On the other hand, the President as Commander-in-Chief has a vast intelligence network to gather information, some of which may be classified as highly confidential or affecting the security of the state. In the exercise of the power to call, on-the-spot decisions may be imperatively necessary in emergency situations to avert great loss of human lives and mass destruction of property. Indeed, the decision to call out the military to prevent or suppress lawless violence must be done swiftly and decisively if it were to have any effect at all. Such a scenario is not farfetched when we consider the present situation in Mindanao, where the insurgency problem could spill over the other parts of the country. The determination of the necessity for the calling out power if subjected to unfettered judicial scrutiny could be a veritable prescription for disaster, as such power may be unduly straitjacketed by an injunction or a temporary restraining order every time it is exercised.
Thus, it is the unclouded intent of the Constitution to vest upon the President, as Commander-in-Chief of the Armed Forces, full discretion to call forth the military when in his judgment it is necessary to do so in order to prevent or suppress lawless violence, invasion or rebellion. Unless the petitioner can show that the exercise of such discretion was gravely abused, the President’s exercise of judgment deserves to be accorded respect from this Court. (Integrated Bar of the Philippines v. Hon. Ronaldo B. Zamora, G.R. No. 141284, Aug. 15, 2000, En Banc [Kapunan])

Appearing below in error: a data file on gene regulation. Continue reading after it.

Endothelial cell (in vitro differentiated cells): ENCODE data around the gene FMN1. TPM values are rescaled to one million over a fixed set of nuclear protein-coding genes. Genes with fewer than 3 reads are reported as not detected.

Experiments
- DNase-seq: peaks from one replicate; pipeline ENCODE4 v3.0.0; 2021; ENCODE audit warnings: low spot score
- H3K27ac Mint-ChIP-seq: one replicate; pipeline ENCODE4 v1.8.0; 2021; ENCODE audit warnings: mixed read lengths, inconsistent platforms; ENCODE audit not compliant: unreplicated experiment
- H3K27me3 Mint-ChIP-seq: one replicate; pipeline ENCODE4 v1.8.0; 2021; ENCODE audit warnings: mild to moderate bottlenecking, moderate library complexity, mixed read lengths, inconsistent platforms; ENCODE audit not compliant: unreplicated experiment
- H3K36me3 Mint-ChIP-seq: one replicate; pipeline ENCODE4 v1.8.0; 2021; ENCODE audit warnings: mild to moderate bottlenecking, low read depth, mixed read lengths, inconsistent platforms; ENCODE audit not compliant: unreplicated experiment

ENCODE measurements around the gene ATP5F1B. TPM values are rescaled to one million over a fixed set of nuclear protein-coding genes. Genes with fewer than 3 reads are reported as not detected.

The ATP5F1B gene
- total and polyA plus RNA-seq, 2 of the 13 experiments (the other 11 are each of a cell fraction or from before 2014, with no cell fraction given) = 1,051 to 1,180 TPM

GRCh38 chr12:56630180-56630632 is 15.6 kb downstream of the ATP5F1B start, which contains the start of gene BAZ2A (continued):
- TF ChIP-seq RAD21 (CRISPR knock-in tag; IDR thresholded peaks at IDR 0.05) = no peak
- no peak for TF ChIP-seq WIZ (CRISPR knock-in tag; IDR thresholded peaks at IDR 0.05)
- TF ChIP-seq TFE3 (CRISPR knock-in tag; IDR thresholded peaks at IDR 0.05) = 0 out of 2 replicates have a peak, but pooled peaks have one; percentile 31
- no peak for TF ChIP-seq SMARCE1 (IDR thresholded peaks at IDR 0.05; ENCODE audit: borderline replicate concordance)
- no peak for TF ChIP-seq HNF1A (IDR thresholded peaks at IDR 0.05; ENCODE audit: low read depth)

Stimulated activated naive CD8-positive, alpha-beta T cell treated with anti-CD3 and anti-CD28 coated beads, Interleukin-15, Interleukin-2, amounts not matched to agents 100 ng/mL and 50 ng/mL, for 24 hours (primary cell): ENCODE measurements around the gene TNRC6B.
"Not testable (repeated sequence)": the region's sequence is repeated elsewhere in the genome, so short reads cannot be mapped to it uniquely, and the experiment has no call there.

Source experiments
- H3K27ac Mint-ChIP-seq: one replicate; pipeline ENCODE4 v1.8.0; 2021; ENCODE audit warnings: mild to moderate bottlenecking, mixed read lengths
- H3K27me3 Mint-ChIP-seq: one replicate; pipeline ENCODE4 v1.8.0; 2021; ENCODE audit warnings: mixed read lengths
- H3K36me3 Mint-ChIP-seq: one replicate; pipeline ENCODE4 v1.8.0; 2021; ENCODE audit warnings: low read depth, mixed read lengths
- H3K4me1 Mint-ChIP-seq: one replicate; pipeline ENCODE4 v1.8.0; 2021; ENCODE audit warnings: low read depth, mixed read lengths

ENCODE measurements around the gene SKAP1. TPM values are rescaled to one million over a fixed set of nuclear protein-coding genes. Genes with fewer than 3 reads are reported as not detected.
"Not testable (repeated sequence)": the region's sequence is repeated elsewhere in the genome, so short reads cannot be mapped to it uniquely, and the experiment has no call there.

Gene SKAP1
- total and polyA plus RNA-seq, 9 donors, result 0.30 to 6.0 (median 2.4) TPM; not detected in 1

- By issuing a TRO on the date convicted rapist Leo Echegaray is to be executed by lethal injection, the Supreme Court was criticized on the ground, among others, that it encroached on the power of the President to grant reprieve under Section 19, Article VII, 1987 Constitution. Justify the SC’s act.
Held: Section 19, Article VII of the 1987 Constitution is simply the source of power of the President to grant reprieves, commutations, and pardons and remit fines and forfeitures after conviction by final judgment. This provision, however, cannot be interpreted as denying the power of courts to control the enforcement of their decisions after the finality. In truth, an accused who has been convicted by final judgment still possesses collateral rights and these rights can be claimed in the appropriate courts. For instance, a death convict who becomes insane after his final conviction cannot be executed while in a state of insanity (See Article 79 of the Revised Penal Code). The suspension of such a death sentence is undisputably an exercise of judicial power. It is not usurpation of the presidential power of reprieve though its effect is the same – the temporary suspension of the execution of the death convict. In the same vein, it cannot be denied that Congress can at any time amend R.A. No. 7659 by reducing the penalty of death to life imprisonment. The effect of such an amendment is like that of commutation of sentence. But by no stretch of the imagination can the exercise by Congress of its plenary power to amend laws be considered as a violation of the President’s power to commute final sentences of conviction. The powers of the Executive, the Legislative and the Judiciary to save the life of a death convict do not exclude each other for the simple reason that there is no higher right than the right to life. (Echegaray v. Secretary of Justice, 301 SCRA 96, Jan. 19, 1999, En Banc [Puno])